You’ll then certainly recall Georgia Tech threw those paragraphs in my face and played with 3 down linemen from the start and kept the wide receivers in front of them in a 3-3-5. This indeed invited Clemson to run the ball, which only really happened with effect when Shipley made things happen with his vision. Clemson didn’t do well enough here to force Tech to adapt, and any scoring drive was always going to be long and plodding.
And the longer the drive carried on, the more likely Clemson was to make mistakes; fumbles, missed blocks, drops, and next to no intermediate or deep connections. Tech just had not to not get mauled up front or let any receivers past them, and wait for Clemson to implode.
From here on, Clemson’s weaknesses were known and we never really saw Clemson overcome them consistently throughout the season. Given Clemson’s running back stable and expected improvement along the offensive line this year, it’s difficult to guess if Tech will approach this game with a similar gameplan or if they’ll revert to form. They still don’t even release a depth chart so there’s little use in prognosticating. We can learn which signs of improvement to look for though in comparing last year’s approach to whatever they throw out on Monday.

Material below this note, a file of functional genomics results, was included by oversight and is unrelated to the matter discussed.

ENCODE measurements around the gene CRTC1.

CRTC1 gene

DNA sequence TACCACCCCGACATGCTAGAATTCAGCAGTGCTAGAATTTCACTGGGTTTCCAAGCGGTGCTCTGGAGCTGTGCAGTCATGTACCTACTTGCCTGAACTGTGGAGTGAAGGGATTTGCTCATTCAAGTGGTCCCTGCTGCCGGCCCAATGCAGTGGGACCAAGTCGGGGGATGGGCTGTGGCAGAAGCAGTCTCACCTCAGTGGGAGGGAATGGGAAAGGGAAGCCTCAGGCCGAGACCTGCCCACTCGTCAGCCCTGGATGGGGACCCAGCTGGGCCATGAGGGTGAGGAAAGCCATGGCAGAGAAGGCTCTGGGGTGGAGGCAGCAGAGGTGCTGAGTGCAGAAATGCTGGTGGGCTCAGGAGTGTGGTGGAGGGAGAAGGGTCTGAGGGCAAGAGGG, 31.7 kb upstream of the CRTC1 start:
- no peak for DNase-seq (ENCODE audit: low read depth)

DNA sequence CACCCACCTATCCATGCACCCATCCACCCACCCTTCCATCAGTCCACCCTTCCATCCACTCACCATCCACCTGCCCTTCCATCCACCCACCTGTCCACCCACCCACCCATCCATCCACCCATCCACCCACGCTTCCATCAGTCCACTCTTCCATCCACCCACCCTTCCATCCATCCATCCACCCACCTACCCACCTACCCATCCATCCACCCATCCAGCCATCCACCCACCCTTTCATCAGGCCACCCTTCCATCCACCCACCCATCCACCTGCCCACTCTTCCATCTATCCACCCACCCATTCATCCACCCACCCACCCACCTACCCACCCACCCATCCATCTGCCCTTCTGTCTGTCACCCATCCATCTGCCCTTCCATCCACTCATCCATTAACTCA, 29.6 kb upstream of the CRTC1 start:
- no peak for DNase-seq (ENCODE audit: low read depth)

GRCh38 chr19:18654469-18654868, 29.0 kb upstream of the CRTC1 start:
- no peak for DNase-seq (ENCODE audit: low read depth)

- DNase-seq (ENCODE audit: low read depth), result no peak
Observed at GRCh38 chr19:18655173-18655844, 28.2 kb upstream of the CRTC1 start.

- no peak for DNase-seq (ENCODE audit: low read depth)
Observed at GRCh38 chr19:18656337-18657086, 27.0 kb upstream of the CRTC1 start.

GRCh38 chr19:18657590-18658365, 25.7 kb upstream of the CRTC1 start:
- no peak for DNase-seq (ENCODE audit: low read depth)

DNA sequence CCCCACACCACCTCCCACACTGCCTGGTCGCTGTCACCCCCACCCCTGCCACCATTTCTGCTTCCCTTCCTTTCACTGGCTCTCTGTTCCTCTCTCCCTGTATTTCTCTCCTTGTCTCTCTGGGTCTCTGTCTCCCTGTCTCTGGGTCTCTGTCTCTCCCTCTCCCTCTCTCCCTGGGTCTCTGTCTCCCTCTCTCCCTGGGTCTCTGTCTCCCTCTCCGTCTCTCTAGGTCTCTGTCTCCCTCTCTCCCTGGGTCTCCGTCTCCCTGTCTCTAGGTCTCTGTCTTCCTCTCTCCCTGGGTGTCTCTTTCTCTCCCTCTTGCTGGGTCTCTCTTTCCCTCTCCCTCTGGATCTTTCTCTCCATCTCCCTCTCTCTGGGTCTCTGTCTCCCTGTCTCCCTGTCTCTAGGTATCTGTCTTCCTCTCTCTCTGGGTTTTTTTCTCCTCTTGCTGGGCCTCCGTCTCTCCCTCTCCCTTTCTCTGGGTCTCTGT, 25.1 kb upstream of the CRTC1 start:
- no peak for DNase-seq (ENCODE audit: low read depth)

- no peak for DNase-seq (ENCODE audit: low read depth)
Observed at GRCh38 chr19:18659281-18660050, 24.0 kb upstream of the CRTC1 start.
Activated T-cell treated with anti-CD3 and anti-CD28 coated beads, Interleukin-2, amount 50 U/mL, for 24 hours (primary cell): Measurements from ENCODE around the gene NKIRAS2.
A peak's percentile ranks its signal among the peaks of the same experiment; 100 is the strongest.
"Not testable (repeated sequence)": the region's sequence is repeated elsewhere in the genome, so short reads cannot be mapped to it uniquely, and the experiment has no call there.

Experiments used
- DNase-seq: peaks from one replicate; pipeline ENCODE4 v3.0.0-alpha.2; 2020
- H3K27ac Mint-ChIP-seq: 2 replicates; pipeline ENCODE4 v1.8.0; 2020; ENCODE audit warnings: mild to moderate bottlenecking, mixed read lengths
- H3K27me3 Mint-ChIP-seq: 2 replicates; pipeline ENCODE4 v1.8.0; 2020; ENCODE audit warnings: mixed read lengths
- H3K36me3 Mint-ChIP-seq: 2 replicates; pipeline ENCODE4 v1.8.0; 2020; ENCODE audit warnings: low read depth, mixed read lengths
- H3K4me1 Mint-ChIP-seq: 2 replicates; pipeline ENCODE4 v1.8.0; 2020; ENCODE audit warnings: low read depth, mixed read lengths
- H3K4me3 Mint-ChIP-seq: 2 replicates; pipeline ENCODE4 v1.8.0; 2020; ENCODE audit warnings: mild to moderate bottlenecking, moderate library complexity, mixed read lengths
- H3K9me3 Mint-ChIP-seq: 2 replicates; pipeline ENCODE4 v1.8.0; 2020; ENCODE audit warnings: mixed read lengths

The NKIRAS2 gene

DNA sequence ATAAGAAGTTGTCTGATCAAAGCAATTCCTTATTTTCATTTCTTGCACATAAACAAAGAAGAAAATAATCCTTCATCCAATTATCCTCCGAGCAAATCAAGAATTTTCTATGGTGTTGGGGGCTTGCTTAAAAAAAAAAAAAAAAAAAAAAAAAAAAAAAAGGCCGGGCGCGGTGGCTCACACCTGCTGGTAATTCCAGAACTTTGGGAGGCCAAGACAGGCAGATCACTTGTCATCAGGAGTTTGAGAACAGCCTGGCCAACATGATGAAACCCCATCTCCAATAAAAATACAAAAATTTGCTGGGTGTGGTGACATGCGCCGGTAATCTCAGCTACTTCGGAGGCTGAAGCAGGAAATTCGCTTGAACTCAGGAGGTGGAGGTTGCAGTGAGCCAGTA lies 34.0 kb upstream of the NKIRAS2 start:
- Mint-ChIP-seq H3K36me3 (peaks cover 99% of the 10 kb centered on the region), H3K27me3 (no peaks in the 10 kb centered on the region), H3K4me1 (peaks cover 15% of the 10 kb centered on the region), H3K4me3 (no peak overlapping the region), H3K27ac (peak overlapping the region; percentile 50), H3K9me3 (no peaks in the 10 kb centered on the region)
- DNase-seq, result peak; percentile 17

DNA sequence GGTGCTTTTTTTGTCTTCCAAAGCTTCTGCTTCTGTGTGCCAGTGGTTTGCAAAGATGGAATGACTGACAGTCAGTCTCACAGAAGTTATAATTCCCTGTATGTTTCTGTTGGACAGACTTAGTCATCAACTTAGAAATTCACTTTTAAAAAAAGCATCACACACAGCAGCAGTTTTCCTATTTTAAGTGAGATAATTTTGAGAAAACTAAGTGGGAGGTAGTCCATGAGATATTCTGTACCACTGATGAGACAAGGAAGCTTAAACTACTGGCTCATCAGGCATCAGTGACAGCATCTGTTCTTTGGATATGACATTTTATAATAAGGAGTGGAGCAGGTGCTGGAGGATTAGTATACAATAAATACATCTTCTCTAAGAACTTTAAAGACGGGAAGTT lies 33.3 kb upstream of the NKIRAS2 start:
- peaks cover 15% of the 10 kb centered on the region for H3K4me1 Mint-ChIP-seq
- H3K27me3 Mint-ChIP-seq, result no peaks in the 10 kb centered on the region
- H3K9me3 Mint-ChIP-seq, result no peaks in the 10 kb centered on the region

This light box is about the most run-friendly front you could face on standard downs, and Clemson didn’t block well enough to churn out consistent yards. There was modest success which cranked out some long drives, but no explosive plays and little forceful run blocking when the field was constricted as Clemson approached scoring position.
This simple RPO power handoff shows the cat and mouse game Tech threw at Clemson: despite a light, run-friendly box, the shallow safeties and every defenders’ eyes in the backfield mean that even though no one missed a block, there are two free defenders to keep Pace from getting to the second level before he’s even cleared the hole. You could argue DJ should’ve pulled the handoff and hit Ross in the flat, but pre-snap this is a handoff all the way.